Think Big, Start Small: The Story of a Startup 4

A couple of weeks ago, when I interviewed Tim Richards, ReefCam’s CEO, I had no notion of where our conversation might go. I was simply interested in the business because it was different, because it was young, and because it has the potential to do real good.

Since then, I have come to believe that ReefCam is a great company for aspiring entrepreneurs to look to and to learn from.

If you want to start your own business and make a difference in the world, read on.

About ReefCam

ReefCam Cayman

A snapshot from one of the Cayman Island cameras. Can you picture this on your TV?

The concept is surprisingly simple: for a small subscription fee, ReefCam brings the ocean, and more specifically, some of the world’s most famous coral reefs, into your own home. By subscribing to their service, you will be able to stream live video from one of their own underwater cameras or from a partner’s camera—use it to impress visitors, as a soothing backdrop in a waiting room, or in an office as you work. And, if you’re on the go, there’s even a phone app that you can download and use to tune in to the natural world.

ReefCam also donates 25 percent of all proceeds to marine conservation and research. So far they have been featured on National Geographic, the Washington Post, and Speak up for Blue.

At present, the company streams from cameras in six locations. Tim says, “we broadcast a mix of our own cameras and those of partners to help promote their causes and organizations. ”

Four of the cameras are situated in underwater coral reefs off the Grand Cayman, St. Thomas U.S. Virgin Islands, Virgin Gorda, and the Florida Keys. The remaining two are in Brazil and on the International Space Station. Yup, that’s right, the International Space Station! And, there are more on the way. reefcam's camera locations

A business with simple origins but big plans

According to Tim, ReefCam began with a simple desire in mind: to give people access to beautiful places, places they might otherwise never see.

Tim and his team of technically-minded co-founders began with just a grant and the advisory help of the MBA faculty at American University.

Tim tells me that before joining the MBA program, he had no experience owning or running a business. The program was an opportunity learn, but also to get to know people and teachers. And, it was these connections and the discussions with the professors that were so inspiring, they encouraged him to get started.

“It’s like being part of an incubator program,” Tim says of the Kogod Business School, “It’s such a neat thing to be able to learn hands on.”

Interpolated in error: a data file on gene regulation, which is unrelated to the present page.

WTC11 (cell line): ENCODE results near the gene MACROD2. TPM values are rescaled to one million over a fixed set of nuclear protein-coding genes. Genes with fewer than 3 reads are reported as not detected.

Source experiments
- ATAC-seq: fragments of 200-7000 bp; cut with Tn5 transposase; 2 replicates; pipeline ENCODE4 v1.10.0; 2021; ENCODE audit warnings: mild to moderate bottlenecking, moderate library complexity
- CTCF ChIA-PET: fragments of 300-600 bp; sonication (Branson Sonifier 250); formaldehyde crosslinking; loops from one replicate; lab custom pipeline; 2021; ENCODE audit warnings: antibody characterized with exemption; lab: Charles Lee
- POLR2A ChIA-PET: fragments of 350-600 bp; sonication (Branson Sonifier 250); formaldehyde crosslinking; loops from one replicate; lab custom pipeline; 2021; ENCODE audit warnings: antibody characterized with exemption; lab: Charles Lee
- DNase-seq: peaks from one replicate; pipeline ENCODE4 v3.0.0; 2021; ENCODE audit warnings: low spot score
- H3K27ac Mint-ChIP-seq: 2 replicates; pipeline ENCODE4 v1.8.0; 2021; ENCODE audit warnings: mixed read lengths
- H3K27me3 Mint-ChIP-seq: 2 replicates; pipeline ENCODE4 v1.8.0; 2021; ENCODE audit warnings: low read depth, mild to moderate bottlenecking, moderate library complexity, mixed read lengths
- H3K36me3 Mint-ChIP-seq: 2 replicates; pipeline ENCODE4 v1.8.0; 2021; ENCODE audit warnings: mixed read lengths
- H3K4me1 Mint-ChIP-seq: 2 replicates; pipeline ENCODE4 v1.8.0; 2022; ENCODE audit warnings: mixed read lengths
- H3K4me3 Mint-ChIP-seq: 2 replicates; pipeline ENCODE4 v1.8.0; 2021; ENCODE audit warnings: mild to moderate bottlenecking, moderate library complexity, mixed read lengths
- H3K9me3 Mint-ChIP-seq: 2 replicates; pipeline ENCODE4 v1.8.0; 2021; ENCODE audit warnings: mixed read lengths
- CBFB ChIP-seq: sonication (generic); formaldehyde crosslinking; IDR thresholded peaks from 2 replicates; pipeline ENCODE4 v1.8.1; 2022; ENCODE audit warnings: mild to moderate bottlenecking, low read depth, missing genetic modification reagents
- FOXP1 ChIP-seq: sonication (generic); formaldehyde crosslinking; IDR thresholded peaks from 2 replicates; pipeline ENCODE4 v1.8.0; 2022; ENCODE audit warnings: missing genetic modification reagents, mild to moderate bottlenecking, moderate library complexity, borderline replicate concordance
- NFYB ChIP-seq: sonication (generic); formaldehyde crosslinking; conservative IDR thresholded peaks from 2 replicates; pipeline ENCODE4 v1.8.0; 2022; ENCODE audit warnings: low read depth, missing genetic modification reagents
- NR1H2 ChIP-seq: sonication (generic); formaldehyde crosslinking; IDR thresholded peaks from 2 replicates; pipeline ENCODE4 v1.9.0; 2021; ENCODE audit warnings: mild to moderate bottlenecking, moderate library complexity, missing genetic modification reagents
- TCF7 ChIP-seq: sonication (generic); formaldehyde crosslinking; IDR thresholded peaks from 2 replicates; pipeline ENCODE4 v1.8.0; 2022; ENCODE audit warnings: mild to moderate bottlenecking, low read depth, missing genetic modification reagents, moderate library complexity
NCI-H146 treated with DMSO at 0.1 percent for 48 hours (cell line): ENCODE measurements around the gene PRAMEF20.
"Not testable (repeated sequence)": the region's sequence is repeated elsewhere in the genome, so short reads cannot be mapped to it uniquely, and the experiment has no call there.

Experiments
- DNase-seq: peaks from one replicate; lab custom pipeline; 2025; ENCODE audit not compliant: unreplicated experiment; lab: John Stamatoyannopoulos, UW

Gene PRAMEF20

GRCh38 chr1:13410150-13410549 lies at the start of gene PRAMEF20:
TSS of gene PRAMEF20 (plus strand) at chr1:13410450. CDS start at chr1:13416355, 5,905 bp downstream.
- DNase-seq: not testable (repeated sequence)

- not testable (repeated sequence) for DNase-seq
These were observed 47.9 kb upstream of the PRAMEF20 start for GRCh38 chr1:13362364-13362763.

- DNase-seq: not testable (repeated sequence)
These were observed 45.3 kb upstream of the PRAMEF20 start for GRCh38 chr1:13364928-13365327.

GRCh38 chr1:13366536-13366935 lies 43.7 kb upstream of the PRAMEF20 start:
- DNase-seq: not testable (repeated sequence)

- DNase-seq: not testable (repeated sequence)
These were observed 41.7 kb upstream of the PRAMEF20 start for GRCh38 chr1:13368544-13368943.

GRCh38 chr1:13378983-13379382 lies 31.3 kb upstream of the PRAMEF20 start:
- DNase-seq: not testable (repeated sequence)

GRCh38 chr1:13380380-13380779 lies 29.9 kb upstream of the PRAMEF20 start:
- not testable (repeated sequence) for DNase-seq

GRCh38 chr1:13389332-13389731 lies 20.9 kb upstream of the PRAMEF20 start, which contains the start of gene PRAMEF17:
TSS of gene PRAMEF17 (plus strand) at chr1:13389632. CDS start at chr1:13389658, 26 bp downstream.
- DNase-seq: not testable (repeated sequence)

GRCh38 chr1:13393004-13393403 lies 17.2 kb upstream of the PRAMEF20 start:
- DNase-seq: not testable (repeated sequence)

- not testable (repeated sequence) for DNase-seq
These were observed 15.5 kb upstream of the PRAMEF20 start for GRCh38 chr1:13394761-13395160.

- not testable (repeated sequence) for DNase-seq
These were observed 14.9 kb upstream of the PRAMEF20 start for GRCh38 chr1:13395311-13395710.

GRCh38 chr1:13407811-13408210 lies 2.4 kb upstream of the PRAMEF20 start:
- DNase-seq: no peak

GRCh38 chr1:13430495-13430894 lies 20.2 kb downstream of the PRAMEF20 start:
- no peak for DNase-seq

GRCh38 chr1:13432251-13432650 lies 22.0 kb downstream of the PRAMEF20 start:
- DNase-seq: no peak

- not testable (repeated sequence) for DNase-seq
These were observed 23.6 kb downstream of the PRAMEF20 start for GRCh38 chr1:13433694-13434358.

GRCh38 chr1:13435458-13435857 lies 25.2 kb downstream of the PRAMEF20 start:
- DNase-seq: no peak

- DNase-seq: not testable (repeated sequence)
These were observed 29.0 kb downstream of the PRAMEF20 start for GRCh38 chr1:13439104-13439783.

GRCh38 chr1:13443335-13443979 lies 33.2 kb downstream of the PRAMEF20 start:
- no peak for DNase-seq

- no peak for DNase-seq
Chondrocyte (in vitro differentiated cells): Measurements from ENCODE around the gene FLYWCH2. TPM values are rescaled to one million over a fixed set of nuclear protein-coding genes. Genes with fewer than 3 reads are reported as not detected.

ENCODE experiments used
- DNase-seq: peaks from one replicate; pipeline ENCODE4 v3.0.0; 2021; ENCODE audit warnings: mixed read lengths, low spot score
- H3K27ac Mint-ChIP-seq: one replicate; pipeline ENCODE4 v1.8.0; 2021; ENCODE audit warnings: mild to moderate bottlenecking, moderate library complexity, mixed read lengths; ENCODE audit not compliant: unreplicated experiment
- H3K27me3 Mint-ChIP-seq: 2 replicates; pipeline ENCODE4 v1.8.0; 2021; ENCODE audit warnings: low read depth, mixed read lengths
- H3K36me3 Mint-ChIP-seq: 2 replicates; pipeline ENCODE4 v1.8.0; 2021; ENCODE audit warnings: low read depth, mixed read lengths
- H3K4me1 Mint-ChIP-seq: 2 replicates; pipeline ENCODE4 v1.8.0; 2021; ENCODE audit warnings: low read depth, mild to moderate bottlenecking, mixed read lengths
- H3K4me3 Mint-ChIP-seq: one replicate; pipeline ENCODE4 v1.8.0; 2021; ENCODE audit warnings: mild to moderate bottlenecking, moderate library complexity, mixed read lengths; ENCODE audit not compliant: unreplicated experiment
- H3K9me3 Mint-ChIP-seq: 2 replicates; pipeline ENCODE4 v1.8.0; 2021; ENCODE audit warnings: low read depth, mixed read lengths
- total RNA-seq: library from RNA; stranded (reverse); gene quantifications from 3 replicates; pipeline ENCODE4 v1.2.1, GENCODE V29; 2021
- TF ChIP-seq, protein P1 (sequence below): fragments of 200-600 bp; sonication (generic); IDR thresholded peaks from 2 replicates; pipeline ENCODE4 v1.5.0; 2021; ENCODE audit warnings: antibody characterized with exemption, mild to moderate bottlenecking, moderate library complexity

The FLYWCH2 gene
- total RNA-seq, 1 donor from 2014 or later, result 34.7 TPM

It’s clear from speaking with Tim that his drive and his interest in every facet of running a business, along with a passion for the environmental sciences, have contributed to and had a huge impact on the company’s success. Not to mention the fact that Tim’s three co-founders, David Bidwell, John Monterubio, and Alex Zajac, all share similar interests in business and the environment. You just can’t fake the enthusiasm and the interest.

ReefCam co-founder Tim Richards on UVI Install

Pictured here, Tim with a mix of ReefCam and University of the Virgin Islands personnel

While the company began with a MVP, or minimum viable product—a single camera in the ocean—it has grown into a business with the potential to become a media company.

Although there are just six cameras in operation at present, the ReefCam team is working hard to bring on more and to improve the experience as they go. Tim talks to me about additional cameras they’re implementing in the Great Barrier Reef, another in association with Cornell, and still more that are set to operate in other parts of the world.

For me, the only things that could make their product better are the actual sounds of the ocean, more cameras in more locations and more data on how the oceans are changing over time as a result of human activities on the environment. Who knows—perhaps that’s already in the works.

It’s clear the company is only just getting started, but with so much room to grow and have an impact on the way we think about the ocean and the life within it, I’ve no doubt the team is set to do great things.

What aspiring entrepreneurs can learn from ReefCam